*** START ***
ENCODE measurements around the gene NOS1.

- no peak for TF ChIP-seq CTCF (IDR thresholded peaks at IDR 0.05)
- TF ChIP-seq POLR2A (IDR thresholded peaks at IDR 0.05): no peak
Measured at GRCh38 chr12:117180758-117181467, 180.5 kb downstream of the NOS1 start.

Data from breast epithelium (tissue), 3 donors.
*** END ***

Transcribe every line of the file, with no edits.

ENCODE measurements around the gene NOS1.

- no peak for TF ChIP-seq CTCF (IDR thresholded peaks at IDR 0.05)
- TF ChIP-seq POLR2A (IDR thresholded peaks at IDR 0.05): no peak
Measured at GRCh38 chr12:117180758-117181467, 180.5 kb downstream of the NOS1 start.

Data from breast epithelium (tissue), 3 donors.